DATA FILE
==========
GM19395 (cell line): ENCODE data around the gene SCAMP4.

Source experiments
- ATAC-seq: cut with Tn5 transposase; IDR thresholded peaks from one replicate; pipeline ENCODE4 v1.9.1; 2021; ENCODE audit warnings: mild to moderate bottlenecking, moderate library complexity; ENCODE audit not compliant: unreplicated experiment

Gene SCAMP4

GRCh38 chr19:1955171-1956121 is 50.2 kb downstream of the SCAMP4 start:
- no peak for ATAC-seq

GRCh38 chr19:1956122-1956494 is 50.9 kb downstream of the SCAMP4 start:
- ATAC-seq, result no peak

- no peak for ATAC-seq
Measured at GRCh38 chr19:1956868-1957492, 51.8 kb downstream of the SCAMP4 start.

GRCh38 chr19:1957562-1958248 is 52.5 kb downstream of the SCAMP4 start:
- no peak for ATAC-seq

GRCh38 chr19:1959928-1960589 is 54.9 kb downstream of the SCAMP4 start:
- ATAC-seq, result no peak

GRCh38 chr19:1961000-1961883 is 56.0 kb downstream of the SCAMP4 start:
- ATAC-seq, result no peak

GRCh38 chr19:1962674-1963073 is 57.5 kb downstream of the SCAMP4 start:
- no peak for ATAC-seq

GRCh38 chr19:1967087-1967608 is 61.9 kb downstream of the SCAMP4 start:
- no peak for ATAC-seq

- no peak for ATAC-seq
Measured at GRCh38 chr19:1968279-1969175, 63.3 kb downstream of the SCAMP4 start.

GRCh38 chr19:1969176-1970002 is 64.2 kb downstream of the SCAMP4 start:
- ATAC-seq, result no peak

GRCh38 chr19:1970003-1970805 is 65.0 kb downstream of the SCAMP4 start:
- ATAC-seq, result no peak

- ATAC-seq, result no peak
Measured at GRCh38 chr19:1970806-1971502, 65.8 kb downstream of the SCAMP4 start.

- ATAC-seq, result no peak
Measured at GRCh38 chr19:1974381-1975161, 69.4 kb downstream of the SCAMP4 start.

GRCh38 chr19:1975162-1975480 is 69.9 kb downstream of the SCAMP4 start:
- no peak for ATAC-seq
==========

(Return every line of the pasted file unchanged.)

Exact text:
GM19395 (cell line): ENCODE data around the gene SCAMP4.

Source experiments
- ATAC-seq: cut with Tn5 transposase; IDR thresholded peaks from one replicate; pipeline ENCODE4 v1.9.1; 2021; ENCODE audit warnings: mild to moderate bottlenecking, moderate library complexity; ENCODE audit not compliant: unreplicated experiment

Gene SCAMP4

GRCh38 chr19:1955171-1956121 is 50.2 kb downstream of the SCAMP4 start:
- no peak for ATAC-seq

GRCh38 chr19:1956122-1956494 is 50.9 kb downstream of the SCAMP4 start:
- ATAC-seq, result no peak

- no peak for ATAC-seq
Measured at GRCh38 chr19:1956868-1957492, 51.8 kb downstream of the SCAMP4 start.

GRCh38 chr19:1957562-1958248 is 52.5 kb downstream of the SCAMP4 start:
- no peak for ATAC-seq

GRCh38 chr19:1959928-1960589 is 54.9 kb downstream of the SCAMP4 start:
- ATAC-seq, result no peak

GRCh38 chr19:1961000-1961883 is 56.0 kb downstream of the SCAMP4 start:
- ATAC-seq, result no peak

GRCh38 chr19:1962674-1963073 is 57.5 kb downstream of the SCAMP4 start:
- no peak for ATAC-seq

GRCh38 chr19:1967087-1967608 is 61.9 kb downstream of the SCAMP4 start:
- no peak for ATAC-seq

- no peak for ATAC-seq
Measured at GRCh38 chr19:1968279-1969175, 63.3 kb downstream of the SCAMP4 start.

GRCh38 chr19:1969176-1970002 is 64.2 kb downstream of the SCAMP4 start:
- ATAC-seq, result no peak

GRCh38 chr19:1970003-1970805 is 65.0 kb downstream of the SCAMP4 start:
- ATAC-seq, result no peak

- ATAC-seq, result no peak
Measured at GRCh38 chr19:1970806-1971502, 65.8 kb downstream of the SCAMP4 start.

- ATAC-seq, result no peak
Measured at GRCh38 chr19:1974381-1975161, 69.4 kb downstream of the SCAMP4 start.

GRCh38 chr19:1975162-1975480 is 69.9 kb downstream of the SCAMP4 start:
- no peak for ATAC-seq